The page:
Estate administration and the process of probating a will. This process begins when a probate estate is opened in the probate court. Next, the personal representative will obtain and manage estate assets, pay the estate debts and liabilities, and ensure the correct beneficiaries receive the remainder of assets after debts are paid.

A personal representative or executor of the estate normally has the right and responsibility to collect the assets of the Alabama probate estate and assume control of the decedent’s property or inventory. An inventory is a list of the decedent’s property at the time of death. The inventory will include each asset’s fair market value (FMV) on the date of the decedent’s death. The personal representative must file the inventory with the probate court within two months of the appointment. A decedent's will may waive the inventory requirement with the probate court, however the court has the discretion to require an inventory. Notice to the decedent’s creditors and debtors six months after the appointment of the personal representative. Notice is done by publication for three successive weeks in a county newspaper where the letters were granted.

After the court grants letters of administration or letters of testamentary all claimants have six months to file their claims against the estate.

Claims against the estate are paid in order of preference categories:

  • funeral expenses;
  • fees and estate administration charges;
  • illness expenses (such as medical bills);
  • taxes on the decedent’s estate prior to death;
  • debts to employees for services rendered the year the decedent died;
  • all other debts

Finally, your probate attorney may proceed with closing the estate. Estate administration can be a complex process especially if there are more than one heirs in a large estate.


If a decedent’s dies with a will, it referred to as being a “testate estate”. Once a will is probated it must remain open for a minimum of six months.

If decedent dies without a will, it is referred to as being an “intestate estate”. An estate can still be opened and “administered” and must remain open for six months.

However, when a will is not self-proved, its heirs include minors and/or incapacitated persons, or when the location of one or more of the decedent’s next-of-kin is unknown, a hearing must be held prior to administered or probated. The law requires that a GAL be appointed to represent minor heirs or incapacitated heirs for the hearing.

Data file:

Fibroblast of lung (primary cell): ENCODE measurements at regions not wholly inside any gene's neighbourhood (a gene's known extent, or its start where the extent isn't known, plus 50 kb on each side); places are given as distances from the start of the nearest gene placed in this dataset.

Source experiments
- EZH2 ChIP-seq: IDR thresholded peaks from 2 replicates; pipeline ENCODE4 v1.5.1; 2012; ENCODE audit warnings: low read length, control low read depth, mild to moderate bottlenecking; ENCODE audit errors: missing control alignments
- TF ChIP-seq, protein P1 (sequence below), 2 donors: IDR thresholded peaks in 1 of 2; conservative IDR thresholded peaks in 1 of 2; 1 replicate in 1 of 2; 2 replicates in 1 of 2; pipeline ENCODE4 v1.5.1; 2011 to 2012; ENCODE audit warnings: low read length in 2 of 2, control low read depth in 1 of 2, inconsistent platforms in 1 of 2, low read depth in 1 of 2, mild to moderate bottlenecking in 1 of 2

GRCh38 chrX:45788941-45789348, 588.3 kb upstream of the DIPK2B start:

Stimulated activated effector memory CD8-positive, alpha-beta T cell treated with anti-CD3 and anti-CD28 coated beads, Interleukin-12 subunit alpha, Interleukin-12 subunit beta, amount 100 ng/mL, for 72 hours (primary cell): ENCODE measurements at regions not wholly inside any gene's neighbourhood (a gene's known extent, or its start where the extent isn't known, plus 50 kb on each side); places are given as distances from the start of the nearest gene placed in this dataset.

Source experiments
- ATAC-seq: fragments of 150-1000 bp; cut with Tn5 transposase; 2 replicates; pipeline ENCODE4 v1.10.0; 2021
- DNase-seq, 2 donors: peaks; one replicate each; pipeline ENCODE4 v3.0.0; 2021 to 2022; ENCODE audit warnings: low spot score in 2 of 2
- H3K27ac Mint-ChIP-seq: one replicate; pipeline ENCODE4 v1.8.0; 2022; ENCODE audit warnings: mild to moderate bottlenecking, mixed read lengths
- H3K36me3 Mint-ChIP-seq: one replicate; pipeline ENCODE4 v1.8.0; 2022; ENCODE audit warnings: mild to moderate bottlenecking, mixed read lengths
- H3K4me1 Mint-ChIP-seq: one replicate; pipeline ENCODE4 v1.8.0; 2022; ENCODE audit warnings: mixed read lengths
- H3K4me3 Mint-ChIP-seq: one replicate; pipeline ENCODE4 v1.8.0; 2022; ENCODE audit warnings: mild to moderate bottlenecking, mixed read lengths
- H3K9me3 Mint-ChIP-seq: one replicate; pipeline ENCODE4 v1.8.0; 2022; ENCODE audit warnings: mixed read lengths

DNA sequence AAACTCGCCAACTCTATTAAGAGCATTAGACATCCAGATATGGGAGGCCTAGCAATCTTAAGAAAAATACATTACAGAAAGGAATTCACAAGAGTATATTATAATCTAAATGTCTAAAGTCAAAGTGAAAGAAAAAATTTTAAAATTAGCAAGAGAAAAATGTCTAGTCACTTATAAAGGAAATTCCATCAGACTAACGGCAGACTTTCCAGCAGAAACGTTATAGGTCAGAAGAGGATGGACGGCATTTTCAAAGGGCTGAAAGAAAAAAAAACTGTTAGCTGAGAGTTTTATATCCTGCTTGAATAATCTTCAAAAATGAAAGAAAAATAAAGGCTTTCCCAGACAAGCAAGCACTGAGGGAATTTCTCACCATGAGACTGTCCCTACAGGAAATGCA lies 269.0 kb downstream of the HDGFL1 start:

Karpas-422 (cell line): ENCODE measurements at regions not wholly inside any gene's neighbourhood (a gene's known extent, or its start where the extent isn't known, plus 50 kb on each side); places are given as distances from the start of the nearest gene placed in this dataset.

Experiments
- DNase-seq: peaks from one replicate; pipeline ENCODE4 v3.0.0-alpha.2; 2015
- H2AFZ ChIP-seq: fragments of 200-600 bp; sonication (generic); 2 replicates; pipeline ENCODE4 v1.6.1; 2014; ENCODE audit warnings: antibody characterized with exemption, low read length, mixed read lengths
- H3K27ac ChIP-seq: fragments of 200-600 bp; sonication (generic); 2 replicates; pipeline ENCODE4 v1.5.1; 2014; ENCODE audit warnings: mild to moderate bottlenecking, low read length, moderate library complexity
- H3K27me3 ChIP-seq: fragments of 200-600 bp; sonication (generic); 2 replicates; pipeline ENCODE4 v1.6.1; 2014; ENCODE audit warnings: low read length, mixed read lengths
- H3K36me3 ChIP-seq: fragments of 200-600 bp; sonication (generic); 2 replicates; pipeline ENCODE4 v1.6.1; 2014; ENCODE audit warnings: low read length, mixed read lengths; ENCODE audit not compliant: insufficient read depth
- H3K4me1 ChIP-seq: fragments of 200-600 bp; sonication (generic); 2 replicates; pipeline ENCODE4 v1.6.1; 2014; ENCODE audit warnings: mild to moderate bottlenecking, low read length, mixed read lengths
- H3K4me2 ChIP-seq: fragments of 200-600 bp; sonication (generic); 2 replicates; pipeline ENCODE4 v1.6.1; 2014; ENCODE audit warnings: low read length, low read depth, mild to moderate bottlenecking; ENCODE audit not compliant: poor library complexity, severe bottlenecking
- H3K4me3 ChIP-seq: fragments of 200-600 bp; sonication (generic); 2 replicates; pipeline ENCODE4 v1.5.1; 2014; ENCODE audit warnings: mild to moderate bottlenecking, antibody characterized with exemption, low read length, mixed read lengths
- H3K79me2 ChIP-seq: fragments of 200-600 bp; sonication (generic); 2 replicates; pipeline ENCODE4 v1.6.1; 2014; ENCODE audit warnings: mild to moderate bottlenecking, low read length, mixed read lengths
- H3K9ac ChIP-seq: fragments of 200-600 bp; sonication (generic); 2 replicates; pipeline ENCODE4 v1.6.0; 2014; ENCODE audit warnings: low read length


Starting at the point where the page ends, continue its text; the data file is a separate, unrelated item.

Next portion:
Once a will is probated, a decedent’s estate, referred to as being a “testate estate,” must remain open for a minimum period of six months. If an individual dies without a will, which is referred to as being an “intestate estate”, an estate can still be opened and “administered”. The same six month minimum period for the estate to remain open applies.

Health Care Directives

In the case of an emergency or in the event you lose capacity to make decisions for yourself health care directives allow you to clearly explain the medical care you would like to receive or avoid. Health care directives give you the power and control to make sure your wishes are carried out. For example, if you become incapacitated due to a tragic car accident someone other than you would need to carry out your healthcare wishes. We would urge you to not leave loved ones or doctors without any direction over matters that pertain to your health. A health care directive or living will give you and your loved one’s peace of mind in a stressful situation.

First, you must specifically create a health care directive document that names the trusted individual who will speak on your behalf for your medical care. Second, you will want to create a living will, which will include your specific medical wishes and preferences. These may include issues such as the following:

  • Ventilator support
  • Surgical decisions
  • CPR
  • Blood transfusions
  • Life support

It is important to take legal steps to protect your wishes, even in the event of incapacity. If you do not want unnecessary treatment or procedures performed on you, it would be helpful to include that information in a health care directive. You want to make sure you select a person in your health care directive whom you trust to faithfully carry out your wishes. That person and your doctor will be legally obligated to do so and may face consequences if they do not.

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Edwards & Edwards

Attorneys and Mediators, Professional LLC
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3603 Pine Lane, Suite C
Bessemer, AL 35022

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(205) 549-1379


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"Learn to do right; seek justice. Defend the oppressed. Take up the cause of the fatherless; plead the case of the widow." - Isaiah 1:17
"Two are better than one, because they have a good return for their labor." - Ecclesiastes 4:9

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